That was an attempt to take natural leather and dye it with wine and grapes.
So he finally did that, going to an old cellar with just leather and three bottles of wine.
Without hesitation, the artist was down on his knees painting the leather with his own hands, making his own creative mess.
The result is not what you would call “pretty” if you look at them from a basic user perspective.
Colors are all over the place, certain parts look like stains and the color is definitely not conservative.
But this is not about you and if you would wear this.
This is about appreciating the thought, the creativity and the realization of that dream into a finished product.
Having handmade nuances, a story to tell and each marking and “stain” of the leather a part of his hand and his legacy.
I love such stories and they inspired me to look for more.
If you frequent other shoe focused blogs such as The Shoe Snob or Shoegazing, you probably read about the latest Corthay creation.
Pierre Corthay is a French high end shoemaker about whom I am really skeptical.
I know only one model and that is the famous Arca and nothing else.
With an absurd price tag, difficult sizing and a trademark patina, it’s a mystery that I cannot understand yet.
You can only gasp at one of his latest Bespoke creations for a certain client however.
A pair of shoes that I cannot comprehend it’s construction and structural integrity.
A pair of shoes that genuinely reminds me a formation of rocks, or the Pokemon Golem.
Do I think they look good? Probably not.
Do I think they are art, outside the box thinking and a display of creativity? Absolutely yes.
A kaleidoscope of perspectives, sharp angles and disbelief if I ever saw one.
Usually, the definition of art for me is to cause controversy or awe, nothing in between.
This is exactly what this pair of shoes achieves in my opinion.
Forget the looks, admire the fact that someone envisioned this and an artist shaped this into reality.
It’s about what is possible.
Shoes Have Sole (Soul)
Who cares about your sole?
Who cares if it has a fiddleback, donkey back, beveled waist, a spade sole or metal toe tips.
Nobody will see this unless you go around flashing them to everyone.
But take some time to appreciate the work that goes into an element that nobody sees.
Take for example the gorgeous embossed crest of the Paolo Scafora sole.
Or the patterned almost quilt-like finish of Graziat Taipei.
Take a look at the mind-boggling, astonishing finish of Daniel Wegan’s championship winning heel.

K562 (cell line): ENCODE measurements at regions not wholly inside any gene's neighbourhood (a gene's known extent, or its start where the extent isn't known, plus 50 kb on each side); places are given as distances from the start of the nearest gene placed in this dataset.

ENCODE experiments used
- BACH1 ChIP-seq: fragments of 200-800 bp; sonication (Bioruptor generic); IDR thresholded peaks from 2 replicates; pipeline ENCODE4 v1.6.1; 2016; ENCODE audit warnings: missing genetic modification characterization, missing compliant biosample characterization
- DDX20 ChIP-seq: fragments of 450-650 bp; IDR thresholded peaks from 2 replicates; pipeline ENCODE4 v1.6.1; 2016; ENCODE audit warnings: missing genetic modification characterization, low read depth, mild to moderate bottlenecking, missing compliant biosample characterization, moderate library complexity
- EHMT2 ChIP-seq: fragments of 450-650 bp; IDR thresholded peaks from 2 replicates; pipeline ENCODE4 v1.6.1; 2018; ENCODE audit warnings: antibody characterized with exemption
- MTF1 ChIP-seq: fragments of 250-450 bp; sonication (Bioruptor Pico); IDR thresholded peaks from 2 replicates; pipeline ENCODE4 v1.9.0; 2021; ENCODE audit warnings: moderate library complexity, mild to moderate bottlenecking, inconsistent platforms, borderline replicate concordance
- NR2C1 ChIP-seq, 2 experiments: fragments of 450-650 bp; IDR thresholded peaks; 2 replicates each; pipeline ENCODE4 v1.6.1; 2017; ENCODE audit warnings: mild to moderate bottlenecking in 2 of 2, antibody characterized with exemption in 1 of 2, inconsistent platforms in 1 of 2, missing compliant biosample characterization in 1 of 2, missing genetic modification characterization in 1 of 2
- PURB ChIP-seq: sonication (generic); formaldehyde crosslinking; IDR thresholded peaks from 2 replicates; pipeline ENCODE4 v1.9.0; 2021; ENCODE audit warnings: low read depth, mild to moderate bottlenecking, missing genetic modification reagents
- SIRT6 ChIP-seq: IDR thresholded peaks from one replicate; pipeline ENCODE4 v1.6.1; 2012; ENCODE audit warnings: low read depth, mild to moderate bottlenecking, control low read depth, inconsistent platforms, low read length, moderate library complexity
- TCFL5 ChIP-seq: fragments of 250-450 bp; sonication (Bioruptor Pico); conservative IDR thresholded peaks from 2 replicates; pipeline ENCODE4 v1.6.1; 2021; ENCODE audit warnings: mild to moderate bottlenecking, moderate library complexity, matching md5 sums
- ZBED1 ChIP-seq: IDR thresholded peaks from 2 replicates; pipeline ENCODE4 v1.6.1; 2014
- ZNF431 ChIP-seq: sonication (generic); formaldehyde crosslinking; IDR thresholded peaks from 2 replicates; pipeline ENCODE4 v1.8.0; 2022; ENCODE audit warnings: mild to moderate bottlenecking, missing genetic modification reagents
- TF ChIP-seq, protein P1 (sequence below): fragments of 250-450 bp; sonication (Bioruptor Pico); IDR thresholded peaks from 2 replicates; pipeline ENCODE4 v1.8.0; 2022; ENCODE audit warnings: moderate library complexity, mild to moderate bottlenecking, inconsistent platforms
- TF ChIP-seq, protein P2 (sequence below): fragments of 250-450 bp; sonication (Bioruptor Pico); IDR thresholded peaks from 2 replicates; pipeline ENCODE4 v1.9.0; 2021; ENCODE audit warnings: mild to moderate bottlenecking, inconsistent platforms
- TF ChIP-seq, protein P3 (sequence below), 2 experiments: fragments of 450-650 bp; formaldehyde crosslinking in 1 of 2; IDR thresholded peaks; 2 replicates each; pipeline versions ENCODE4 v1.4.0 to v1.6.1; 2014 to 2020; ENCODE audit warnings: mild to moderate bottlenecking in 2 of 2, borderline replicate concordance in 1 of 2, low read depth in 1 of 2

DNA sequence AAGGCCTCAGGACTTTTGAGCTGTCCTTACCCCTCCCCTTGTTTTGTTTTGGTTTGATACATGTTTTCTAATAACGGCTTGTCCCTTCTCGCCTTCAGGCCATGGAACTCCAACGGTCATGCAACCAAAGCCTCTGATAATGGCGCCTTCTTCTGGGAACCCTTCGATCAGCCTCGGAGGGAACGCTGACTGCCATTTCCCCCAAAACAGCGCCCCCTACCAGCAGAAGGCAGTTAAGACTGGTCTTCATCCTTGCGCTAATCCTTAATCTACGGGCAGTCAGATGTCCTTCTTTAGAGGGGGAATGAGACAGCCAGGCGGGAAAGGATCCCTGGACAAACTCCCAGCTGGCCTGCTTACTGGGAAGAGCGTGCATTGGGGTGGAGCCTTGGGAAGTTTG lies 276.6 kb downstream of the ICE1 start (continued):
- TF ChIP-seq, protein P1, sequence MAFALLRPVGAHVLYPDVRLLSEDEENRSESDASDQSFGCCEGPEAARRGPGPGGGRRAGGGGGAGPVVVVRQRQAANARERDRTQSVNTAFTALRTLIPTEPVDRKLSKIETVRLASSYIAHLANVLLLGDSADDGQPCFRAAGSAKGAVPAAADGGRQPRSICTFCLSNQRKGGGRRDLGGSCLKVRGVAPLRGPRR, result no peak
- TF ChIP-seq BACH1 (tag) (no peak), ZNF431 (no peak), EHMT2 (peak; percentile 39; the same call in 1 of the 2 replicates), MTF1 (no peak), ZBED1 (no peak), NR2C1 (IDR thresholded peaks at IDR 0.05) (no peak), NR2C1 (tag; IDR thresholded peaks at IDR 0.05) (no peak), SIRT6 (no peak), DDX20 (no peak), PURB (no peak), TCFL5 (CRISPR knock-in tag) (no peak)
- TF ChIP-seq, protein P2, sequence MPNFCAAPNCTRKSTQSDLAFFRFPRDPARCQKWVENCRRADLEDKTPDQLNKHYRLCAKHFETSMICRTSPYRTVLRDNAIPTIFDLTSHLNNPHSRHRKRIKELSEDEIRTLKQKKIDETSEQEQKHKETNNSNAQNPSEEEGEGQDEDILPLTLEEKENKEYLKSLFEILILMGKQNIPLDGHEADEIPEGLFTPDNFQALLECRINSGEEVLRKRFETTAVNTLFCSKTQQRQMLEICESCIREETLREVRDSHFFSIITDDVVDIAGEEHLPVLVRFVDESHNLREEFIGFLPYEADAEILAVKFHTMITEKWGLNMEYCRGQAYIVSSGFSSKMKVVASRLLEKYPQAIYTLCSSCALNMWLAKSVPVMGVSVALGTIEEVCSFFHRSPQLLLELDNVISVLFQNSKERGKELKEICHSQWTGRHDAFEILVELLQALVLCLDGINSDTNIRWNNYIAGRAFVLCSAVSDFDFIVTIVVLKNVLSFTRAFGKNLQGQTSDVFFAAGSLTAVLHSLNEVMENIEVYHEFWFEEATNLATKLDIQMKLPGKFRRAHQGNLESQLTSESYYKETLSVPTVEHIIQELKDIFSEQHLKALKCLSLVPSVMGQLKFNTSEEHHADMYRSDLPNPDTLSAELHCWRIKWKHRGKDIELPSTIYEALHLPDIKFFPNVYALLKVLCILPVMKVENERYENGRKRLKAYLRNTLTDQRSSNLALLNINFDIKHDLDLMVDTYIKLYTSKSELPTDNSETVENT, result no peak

It’s funny how the sole can be the worst, weakest point of a shoe but also one of its most marvelous unseen heroes.
Not All Shoes Can Be Art Though
Modernization, globalization and commercialization keep growing every day.
There is a gold rush, a fever to increase profits and make money in the easiest way possible.
The downfall of great companies, which took production to third world countries for cheap labor, prioritizing quantity over quality.
It’s a process where shoes lose their artistic integrity, engagement and invocation of emotions.
In many cases, they shock you (in all the wrong ways).
A shoe becomes flat, one dimensional, uninspiring and looks like a banana.
Or in the case of Church’s, looks like explosive diarrhea.
Shockingly, shoes like the bicycle toe or nasty square 90’s shoes are still present today and all over us.
And don’t get me started again on those that manipulate the world handmade.
So, Can Shoes Be Art Or Not?
For me the answer is definitely.
Probably for you too if you are a shoe enthusiast or have the slightest inclination to learn more about them.
You will probably begin like me, a newbie that thought that any welted shoe is artistic and awesome.
As you find your way and taste while upgrading to higher tiers, you will notice small changes.
The real artists and artistic shoes will begin to pop up and you will notice them.
And one day you will look back and laugh at what you considered to be chic.
In the end, if you say that you would be afraid to wear a pair because you don’t want to “ruin the sole” or rather have it on display, then that shoe is probably art.
For you at least.
Is there anything more to say?
Of course there is, the whole topic of “Can Shoes Be Art?” is one that can occupy hours and days of your time.
Beauty and art is subjective and always is in the eye of the beholder, but for us shoe lovers is easier to distinguish.
There’s a reason we love shoes so much.
My advice is that if a pair of shoes evokes a warm, strong feeling inside you that you cannot explain, then that shoe is art for you.
And for those that look like a sack of potatoes, I know a very good eye doctor.
Thank you for reading my ramblings and let me know in the comments if you enjoyed this unusual discussion!
Are these kinds of discussions nice for you to read or too boring?
In any case, stay healthy, stay dapper and admire good shoes!
Thank you for reading,